My friends on the right side of the political debate love to watch Tucker Carlson. They believe he has the interests of the working class, patriotic Americans. However, he makes $6 million dollars a year from Fox and is believed to be worth $30 million. Of course, if he can share news from a viewpoint that the right wants to hear, he is assured to keep raking in his big salary. How can he impartially share news when his comfortable lifestyle depends on keeping his ratings up?

My friends on the left side of the political debate love to watch Don Lemon. They believe he speaks for the poor and the minorities in our country. However, he makes $4 million a year from CNN and is believed to be worth $12 million. So he too is going to share news that the left want to hear. How can he be impartial when that big salary is at stake?

The authors end by making some suggestions on what you can do when watching television news. One I loved was:

Reduce by at least one-third the amount of TV news you watch….if you are concerned that cutting down your viewing time will cause you to “miss” important news, keep this in mind: each day’s TV news consists, for the most part, of fifteen or so examples of one or the other of the Seven Deadly Sins, with which you are already quie familiar. There may be a couple of stories exemplifying lust, usually four about murder, occasionally one about gluttony, another about envy, and so on. It cannot possibly do you any harm to excuse yourself each week from acquaintance with thirty or forty of these examples. Remember: TV news does not reflect normal, everyday life.

The second one I loved was:

Reduce by one-third the number of opinions you feel obligated to have….Wouldn’t it be liberating to say…..”I have no opinion on this since I know practically nothing about it?”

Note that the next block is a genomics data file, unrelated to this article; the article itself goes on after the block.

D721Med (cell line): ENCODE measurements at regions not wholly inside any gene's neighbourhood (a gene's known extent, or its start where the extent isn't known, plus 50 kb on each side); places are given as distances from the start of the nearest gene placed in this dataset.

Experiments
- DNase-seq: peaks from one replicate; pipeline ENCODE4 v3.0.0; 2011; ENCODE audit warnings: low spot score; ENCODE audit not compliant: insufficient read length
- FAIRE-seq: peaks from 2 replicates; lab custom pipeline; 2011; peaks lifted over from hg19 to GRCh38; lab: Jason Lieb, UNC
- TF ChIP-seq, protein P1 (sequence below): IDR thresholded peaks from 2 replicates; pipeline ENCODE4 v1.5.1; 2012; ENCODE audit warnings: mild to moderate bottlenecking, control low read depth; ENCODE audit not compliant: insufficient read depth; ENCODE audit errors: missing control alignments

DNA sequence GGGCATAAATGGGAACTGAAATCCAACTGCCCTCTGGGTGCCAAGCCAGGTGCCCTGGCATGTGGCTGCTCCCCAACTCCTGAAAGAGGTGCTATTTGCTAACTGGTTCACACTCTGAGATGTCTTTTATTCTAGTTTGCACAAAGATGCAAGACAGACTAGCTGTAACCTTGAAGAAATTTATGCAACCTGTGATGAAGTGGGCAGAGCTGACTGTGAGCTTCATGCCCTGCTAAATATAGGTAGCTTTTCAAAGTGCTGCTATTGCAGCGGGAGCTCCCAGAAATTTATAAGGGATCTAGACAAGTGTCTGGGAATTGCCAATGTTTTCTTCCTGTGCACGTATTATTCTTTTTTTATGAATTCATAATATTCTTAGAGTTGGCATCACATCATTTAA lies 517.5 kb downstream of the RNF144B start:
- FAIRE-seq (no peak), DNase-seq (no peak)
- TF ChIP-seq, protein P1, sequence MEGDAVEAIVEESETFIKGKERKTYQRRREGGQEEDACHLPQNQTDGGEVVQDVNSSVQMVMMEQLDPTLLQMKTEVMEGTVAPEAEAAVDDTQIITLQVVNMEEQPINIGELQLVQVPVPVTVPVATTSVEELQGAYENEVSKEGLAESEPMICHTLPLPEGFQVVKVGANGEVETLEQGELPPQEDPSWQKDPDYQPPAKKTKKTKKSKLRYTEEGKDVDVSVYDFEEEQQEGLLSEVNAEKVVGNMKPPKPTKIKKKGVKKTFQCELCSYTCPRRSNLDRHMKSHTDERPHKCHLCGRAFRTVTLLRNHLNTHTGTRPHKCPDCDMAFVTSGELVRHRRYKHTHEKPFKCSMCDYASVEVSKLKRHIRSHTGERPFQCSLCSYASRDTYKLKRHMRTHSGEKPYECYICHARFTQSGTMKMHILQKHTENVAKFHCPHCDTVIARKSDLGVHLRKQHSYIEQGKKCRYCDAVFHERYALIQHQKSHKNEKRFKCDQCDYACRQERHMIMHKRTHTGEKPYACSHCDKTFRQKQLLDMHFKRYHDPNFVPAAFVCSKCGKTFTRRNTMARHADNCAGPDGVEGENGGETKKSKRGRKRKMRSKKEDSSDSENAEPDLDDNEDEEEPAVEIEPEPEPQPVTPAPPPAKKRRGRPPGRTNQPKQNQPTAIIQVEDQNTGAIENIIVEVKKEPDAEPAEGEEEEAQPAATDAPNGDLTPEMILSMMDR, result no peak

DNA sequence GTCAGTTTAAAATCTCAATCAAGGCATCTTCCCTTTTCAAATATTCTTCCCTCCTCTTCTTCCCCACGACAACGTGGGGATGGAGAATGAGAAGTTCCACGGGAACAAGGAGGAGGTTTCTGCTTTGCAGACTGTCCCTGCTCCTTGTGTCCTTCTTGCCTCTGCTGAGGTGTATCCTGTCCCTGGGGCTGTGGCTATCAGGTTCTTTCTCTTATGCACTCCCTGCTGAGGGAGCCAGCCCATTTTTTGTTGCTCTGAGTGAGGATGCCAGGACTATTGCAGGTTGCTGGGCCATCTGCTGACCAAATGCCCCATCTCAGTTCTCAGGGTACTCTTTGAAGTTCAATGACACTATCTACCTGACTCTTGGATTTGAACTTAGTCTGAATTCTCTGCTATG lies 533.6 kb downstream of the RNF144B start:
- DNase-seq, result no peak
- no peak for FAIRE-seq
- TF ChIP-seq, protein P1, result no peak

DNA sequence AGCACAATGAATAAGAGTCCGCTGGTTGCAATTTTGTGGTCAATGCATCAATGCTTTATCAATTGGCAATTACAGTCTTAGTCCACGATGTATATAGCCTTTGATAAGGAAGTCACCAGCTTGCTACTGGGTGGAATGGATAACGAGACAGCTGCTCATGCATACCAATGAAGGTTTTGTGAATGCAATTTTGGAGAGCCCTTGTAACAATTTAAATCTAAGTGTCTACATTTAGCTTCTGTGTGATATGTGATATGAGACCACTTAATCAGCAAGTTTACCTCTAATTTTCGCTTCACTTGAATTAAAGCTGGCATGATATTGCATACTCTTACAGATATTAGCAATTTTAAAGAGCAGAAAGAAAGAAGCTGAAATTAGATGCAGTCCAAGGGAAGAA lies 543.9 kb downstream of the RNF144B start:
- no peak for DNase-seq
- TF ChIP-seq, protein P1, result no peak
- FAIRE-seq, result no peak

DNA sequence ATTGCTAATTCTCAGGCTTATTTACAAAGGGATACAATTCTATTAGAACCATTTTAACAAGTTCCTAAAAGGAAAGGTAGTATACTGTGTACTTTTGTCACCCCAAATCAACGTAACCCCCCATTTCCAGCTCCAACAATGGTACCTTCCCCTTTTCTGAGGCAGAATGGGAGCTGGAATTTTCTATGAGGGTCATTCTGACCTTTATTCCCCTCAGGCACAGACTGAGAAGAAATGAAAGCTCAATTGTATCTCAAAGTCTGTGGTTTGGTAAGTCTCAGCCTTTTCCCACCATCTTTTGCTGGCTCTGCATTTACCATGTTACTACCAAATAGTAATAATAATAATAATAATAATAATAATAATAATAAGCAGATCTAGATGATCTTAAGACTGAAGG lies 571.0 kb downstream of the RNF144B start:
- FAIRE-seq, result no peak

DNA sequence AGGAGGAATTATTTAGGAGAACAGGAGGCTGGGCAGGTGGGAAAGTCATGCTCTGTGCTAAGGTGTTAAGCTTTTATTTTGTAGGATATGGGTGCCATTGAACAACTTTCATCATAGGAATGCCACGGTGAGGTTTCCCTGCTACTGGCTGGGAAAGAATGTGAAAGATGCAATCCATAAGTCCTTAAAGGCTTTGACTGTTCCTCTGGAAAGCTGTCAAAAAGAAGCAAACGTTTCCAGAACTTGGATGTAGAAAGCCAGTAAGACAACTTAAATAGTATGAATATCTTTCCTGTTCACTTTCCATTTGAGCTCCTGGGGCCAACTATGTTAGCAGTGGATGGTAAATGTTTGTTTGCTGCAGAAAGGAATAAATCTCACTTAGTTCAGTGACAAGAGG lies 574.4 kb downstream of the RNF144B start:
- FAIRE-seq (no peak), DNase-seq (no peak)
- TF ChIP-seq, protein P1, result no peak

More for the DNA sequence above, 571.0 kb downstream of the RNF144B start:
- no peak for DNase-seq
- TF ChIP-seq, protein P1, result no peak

I have no idea if this book is still in print, but if you can find it, I would highly recommend it. It is so fitting for today’s world.

Good Advice from the Apostle John

In our devotion today my husband and I read the New Testament epistle 1 John.  Written by one of the disciples of Jesus the letter is, of course, giving advice about spiritual matters.

However, in light of today’s constant barrage of information from cable news, newspaper and magazines, twitter and Facebook accounts, I find his advice very timely and practical for our daily life.

His words:

My dear friends don’t believe everything you hear.  Carefully weigh and examine what people tell you.  

Oh, that we would all be careful and examine what we hear.  I see many people on Facebook sharing something they see that expresses their own view on a subject and they post it on their wall without ever checking to see who the post was from and if it is accurate.

Then, sadly, people begin repeating things they heard or saw as if it were true.

Let us follow St John’s advice and check for facts behind what we see or hear.

Something my husband says a lot applies here too:

Be careful of listening to half-truths.  You may have heard the wrong half.